So, back to the Athenaeum, as I said, we had to hang around for an hour in between the two sessions and queue for seats again, which wasn't much fun as it was crowded and airless and hot, but all of a sudden this young woman jumped up onto the bar bearing a ukelele and started performing this brilliant song about ukeleles. It's a bit of a blurry pic, I'm sorry, but I was at the back and had to hold the camera high.

It was Amanda Palmer, Neil Gaiman's wife. At first some people thought she was just some ratbag exhibitionist, and were scowling and muttering but then they listened to the lyrics and soon started smiling and laughing. It was fun and unexpected and generous of her - a real treat — and in the end she'd charmed the whole crowd, and we'd have happily waited another hour.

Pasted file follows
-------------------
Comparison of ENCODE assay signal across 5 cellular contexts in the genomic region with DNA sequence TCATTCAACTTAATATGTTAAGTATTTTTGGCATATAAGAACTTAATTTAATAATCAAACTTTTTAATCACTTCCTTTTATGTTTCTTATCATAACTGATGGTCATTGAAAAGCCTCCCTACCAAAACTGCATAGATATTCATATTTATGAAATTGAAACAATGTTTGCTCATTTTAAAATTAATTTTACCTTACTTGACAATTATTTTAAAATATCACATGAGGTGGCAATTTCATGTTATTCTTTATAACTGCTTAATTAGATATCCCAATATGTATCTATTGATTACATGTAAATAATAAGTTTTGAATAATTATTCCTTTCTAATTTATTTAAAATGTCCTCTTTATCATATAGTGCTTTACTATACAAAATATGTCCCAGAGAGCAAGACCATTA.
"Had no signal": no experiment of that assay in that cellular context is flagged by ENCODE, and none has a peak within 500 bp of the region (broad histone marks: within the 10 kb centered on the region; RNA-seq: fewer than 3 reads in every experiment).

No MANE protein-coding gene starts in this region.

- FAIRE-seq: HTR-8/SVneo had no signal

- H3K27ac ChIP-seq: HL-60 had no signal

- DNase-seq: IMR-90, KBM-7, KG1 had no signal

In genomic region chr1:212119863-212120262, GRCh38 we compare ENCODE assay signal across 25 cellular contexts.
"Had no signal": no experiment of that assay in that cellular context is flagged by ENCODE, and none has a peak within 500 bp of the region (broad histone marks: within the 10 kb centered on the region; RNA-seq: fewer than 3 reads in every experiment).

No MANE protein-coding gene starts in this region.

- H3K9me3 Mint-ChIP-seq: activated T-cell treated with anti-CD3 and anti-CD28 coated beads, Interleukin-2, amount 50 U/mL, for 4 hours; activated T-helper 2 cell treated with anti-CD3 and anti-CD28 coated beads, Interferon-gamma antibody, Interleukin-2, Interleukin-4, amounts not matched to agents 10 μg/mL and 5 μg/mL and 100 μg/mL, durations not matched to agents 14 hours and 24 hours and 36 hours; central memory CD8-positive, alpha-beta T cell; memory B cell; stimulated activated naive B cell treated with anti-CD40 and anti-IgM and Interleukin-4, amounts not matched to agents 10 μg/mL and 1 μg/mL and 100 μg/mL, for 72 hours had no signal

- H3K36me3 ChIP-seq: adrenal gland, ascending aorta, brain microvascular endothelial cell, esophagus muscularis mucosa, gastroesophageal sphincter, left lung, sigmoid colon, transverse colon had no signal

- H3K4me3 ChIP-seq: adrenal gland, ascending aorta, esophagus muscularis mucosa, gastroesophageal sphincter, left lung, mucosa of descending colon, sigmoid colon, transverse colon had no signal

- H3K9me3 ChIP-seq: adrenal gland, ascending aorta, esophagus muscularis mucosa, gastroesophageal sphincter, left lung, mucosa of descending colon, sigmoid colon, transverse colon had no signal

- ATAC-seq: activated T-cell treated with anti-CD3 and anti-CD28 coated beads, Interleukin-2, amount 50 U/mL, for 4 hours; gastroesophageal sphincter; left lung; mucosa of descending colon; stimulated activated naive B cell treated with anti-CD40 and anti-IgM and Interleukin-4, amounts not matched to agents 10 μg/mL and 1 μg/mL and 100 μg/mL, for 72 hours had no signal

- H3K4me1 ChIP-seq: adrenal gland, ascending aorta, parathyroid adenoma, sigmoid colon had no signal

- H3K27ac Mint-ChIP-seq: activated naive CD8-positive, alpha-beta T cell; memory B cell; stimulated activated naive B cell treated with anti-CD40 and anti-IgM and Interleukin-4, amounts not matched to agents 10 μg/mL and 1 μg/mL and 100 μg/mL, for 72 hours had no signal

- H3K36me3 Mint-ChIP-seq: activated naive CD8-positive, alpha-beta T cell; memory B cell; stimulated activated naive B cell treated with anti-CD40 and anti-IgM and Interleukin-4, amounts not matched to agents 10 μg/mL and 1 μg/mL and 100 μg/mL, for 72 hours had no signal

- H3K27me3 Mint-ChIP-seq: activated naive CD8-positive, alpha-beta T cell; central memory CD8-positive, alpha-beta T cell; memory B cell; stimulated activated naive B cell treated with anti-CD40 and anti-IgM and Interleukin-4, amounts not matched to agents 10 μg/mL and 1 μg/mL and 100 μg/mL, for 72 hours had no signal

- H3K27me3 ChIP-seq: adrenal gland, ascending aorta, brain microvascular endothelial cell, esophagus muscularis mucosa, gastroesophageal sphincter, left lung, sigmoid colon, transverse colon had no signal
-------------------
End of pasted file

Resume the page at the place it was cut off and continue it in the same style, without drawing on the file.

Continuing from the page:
So then it was back inside to grab a seat for Neil Gaiman and this time I was about four seats from the front, and it was great —I could see every expression. He was witty, frank, very warm and appealing and acerbic and funny and brilliant.

He fielded a lot of questions from the audience, but before the Q&A started he fixed the audience with a gimlet eye and explained that a question was a short, interrogative sentence, not an invitation to give some long-winded opinion. The audience applauded, me included. And it did have an effect. So often at these things you get some opinionated person trying to impress, rather than asking a question, but this time most of the questions were okay.